120th Anniversary of Ilinden Uprising

August 2, 2023, marks the 120th anniversary of the outbreak of the Ilinden Uprising (also known as the Ilinden-Preobrazhenie Uprising) in 1903. This armed insurrection of Macedonian and Thracian Bulgarians was organized and implemented by the Internal Macedonian-Adrianople Revolutionary Organization (IMARO) against the Ottoman rule in the European vilayets of the Empire in Macedonia and Thrace.

The uprising came as a result of a 10-year conspiratorial preparation by revolutionary committees spread around the whole country, from Skopje to Solun (Salonika) and from Lake Ohrid across Mt Pirin and the Rhodope Mountains, to the Black Sea coast in the Adrianople (Odrin) Vilayet. The insurrection was en masse in two of the six revolutionary districts on IMARO’s territory: Bitola District (August 2, 1903/July 20 Old Style – St Elijah’s Day or Ilinden in Bulgarian) in Southwestern Macedonia and Adrianople (August 19, 1903/August 6 Old Style – Transfiguration Day or Preobrazhenie in Bulgaria) near Constantinople, the Ottoman capital. The Bitola insurgent headquarters consisted of IMARO founder Damian ‘Dame’ Gruev, Bitola Revolutionary Committee Chairman Anastas Lozanchev and Lieutenant Boris Sarafov of the Bulgarian Army, former leader of the Supreme Macedonian-Adrianople Committee in Sofia. The Adrianople insurgent headquarters was led by anarchist Michail Gerdzhikov, teacher Lazar Madzharov, and Bulgarian Captain Stamat Ikonomov.

Politically, the revolt aimed to achieve autonomy in Macedonia and Thrace which at that point were part of the Ottoman vilayets of Kosovo, Monastir, Salonika and Adrianople. The autonomy would grant the various populations of the regions limited self-governance in a quasi-state, not unlike that of the Ottoman Province of Eastern Rumelia which ceased to exist in 1885 after its unification with Bulgaria. Although Macedonian and Thracian autonomism was not hostile to other ethnicities, the fact that it was promoted exclusively by the Macedonian Bulgarians, which were the majority in the region, raised suspicion of a future Bulgarian military intervention among European diplomatic circles. Such an intervention did not come to pass as Sofia was not ready for a full-scale war against the Ottomans.

The Ilinden Uprising lasted around two months, with some 26,000 insurgents fighting 350,000 Turkish troops. A total of 994 insurgents and 5,325 Turkish soldiers were killed. As many as 201 villages and 12,440 houses were burnt, 4,694 peaceful civilians were killed, butchered and burnt alive, 3,122 women and girls were raped by the Ottomans and 176 were captured. Those who lost their homes numbered 70,835, and 30,000 Bulgarians from the rebellious regions fled to Bulgaria.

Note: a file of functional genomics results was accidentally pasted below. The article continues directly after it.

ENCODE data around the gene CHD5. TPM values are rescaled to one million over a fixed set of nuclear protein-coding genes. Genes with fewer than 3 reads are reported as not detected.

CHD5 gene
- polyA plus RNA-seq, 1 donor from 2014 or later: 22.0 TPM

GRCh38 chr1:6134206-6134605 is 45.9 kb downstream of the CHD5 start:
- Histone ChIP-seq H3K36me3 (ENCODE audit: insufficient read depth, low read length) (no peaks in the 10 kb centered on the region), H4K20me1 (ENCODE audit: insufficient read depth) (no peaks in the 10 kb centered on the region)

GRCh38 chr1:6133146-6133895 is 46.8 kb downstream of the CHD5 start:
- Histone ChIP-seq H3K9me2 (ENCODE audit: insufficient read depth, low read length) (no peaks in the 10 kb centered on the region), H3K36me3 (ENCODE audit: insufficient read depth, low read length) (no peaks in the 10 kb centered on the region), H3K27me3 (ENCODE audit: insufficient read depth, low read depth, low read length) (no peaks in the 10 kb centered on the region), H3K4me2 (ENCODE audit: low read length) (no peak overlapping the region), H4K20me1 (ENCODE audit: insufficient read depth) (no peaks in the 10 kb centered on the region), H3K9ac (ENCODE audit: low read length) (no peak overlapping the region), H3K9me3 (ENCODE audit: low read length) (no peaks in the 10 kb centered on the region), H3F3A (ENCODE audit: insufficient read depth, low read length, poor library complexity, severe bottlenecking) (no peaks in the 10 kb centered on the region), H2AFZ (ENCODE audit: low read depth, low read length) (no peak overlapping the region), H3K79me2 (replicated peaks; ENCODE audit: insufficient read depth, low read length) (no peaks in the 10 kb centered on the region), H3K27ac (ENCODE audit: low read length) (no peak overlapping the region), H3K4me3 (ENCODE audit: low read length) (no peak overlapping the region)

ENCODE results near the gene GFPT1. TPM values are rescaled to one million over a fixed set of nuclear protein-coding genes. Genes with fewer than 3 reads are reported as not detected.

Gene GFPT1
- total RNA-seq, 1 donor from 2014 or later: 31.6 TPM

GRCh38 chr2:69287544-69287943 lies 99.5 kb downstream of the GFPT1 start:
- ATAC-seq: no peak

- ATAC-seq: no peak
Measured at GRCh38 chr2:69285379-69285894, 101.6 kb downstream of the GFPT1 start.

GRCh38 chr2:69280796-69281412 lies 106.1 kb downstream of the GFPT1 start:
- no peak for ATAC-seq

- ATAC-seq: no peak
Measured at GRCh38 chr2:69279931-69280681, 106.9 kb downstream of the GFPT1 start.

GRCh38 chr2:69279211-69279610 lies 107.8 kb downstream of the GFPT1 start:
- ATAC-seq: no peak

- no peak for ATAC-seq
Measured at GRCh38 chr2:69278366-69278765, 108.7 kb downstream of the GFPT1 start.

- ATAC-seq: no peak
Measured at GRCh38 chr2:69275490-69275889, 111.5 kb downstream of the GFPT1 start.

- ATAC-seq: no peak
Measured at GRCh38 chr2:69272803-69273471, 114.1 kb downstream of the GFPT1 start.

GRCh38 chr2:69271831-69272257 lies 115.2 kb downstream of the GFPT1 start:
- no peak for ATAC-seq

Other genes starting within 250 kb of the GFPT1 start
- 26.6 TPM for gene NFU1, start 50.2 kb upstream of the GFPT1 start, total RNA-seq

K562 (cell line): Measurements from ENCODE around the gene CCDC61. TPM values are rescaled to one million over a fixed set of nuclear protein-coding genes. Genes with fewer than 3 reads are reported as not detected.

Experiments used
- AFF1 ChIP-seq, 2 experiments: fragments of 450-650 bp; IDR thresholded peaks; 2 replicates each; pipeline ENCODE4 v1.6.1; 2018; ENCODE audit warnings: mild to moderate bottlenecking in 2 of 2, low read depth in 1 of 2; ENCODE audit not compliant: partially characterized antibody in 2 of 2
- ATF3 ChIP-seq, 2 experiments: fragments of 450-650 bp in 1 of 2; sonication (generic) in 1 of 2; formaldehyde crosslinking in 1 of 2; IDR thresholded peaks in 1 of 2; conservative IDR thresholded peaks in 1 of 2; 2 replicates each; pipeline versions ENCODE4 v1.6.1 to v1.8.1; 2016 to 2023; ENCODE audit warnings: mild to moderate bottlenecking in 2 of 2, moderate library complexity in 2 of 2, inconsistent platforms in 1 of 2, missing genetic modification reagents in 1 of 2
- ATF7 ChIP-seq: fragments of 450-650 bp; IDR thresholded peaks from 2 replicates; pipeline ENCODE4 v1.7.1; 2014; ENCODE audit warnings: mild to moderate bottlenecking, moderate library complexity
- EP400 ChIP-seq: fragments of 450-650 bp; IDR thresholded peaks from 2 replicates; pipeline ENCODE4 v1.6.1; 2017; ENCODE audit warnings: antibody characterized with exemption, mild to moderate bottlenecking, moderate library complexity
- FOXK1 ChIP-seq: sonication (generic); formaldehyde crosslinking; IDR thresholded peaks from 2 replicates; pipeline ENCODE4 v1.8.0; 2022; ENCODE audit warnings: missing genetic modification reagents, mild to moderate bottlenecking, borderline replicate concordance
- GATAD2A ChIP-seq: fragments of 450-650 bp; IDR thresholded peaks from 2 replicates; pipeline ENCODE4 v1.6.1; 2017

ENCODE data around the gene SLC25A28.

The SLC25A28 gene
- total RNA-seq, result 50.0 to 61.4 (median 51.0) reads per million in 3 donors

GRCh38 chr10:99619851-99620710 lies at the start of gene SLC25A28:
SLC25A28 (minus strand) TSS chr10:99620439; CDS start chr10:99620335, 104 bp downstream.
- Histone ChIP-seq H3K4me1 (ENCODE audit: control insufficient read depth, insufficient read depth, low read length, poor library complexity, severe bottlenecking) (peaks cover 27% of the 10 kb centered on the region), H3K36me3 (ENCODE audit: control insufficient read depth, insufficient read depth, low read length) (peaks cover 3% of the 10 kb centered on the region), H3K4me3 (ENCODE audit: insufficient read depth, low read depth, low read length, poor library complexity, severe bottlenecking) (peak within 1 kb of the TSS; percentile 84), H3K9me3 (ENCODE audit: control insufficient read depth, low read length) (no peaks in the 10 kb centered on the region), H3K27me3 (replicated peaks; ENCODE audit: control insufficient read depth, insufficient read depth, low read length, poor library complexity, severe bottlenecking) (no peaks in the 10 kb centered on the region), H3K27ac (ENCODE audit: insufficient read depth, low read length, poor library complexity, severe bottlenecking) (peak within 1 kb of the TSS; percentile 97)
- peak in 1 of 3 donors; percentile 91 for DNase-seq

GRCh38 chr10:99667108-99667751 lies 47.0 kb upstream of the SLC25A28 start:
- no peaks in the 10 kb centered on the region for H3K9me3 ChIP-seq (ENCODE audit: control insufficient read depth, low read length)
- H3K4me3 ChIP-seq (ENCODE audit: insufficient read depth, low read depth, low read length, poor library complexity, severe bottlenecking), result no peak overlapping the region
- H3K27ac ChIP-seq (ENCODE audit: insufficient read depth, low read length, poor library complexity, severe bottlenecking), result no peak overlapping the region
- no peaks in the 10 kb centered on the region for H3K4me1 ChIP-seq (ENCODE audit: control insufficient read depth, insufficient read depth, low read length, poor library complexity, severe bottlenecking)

In the Bitola District there were 150 battles with 746 insurgents killed, in the Salonika District, 38 battles with 109 insurgents killed, in the Skopje District, 15 battles and 93 killed, and in the Adrianople District, 36 battles, 56 insurgents and hundreds of civilians killed. In the aftermath of the uprising, more than 30,000 Bulgarians from the rebellious regions fled to Bulgaria.

On September 12, 1903, severely outnumbered, IMARO declared an end to the fighting.

Ilinden’s legacy was and remains the cornerstone of the revolutionary history of Macedonian Bulgarians and the IMARO/IMRO. The first historian of the uprising was Hristo Silyanov, who himself took part in it. “This was the voice of the first oath, sworn ten years ago by Damian Gruev in Salonika, and which grew into a nationwide pledge: a foolhardy battle cry to the Empire of the Sultans; a call for fraternal aid to the liberated beyond the Rila and the Rhodope; a call for human sympathy and justice to the whole civilized world,” Silyanov wrote about the beginning of the insurrection.

He also stressed that “it was precisely the fact that the Macedonian regions farthest from Bulgaria and closest to Greece rebelled, that came to emphasize the native Bulgarian character of the movement against Turkish tyranny (…) The uprising in Bitola and Adrianople was massive. The whole nation rose to its feet and linked its fate – life, property and honour – to the outcome of the struggle. No other uprising in the Balkans cost so much devastation and innocent human lives in such a short time. In the face of the insurgent Macedonians Turkey saw the most complete embodiment of Bulgarian rebellion. That is why the Ilinden feat was not only the highest point of struggle in Macedonia, but also a redemptive tribute to the common Bulgarian aspiration for freedom.”

The last IMRO leader Ivan Mikhaylov emphasized that Ilinden was an armed revolt calling for justice for every nation native of Macedonia – an ideal, which was still not fulfilled. “Ilinden is the most expressive moment of an epoch for the Macedonian people – the epoch of the liberation struggle”, Mikhaylov wrote in 1953. “This, of course, still continues. It is an active and incomplete work. That for which the Ilinden generation had wished and dreamed is still the wish and dream of the present generation. When at Lubotrn, Osogovo and near the Olympus mountain, there shall stand united in guard the sons of Macedonia – Bulgarians, Greeks, Albanians, Turks, Rumanians, and others – then this shall not only be the beginning of a new epoch for Macedonia, but it will also mean that old Europe has healed one of its sorest spots. It shall mean a brighter future for south-eastern Europe. Moreover, it shall mean that a blot has been erased from the forehead of the cultured world. Briefly, it shall mean that the ideals of the Ilinden insurrection have been accomplished.”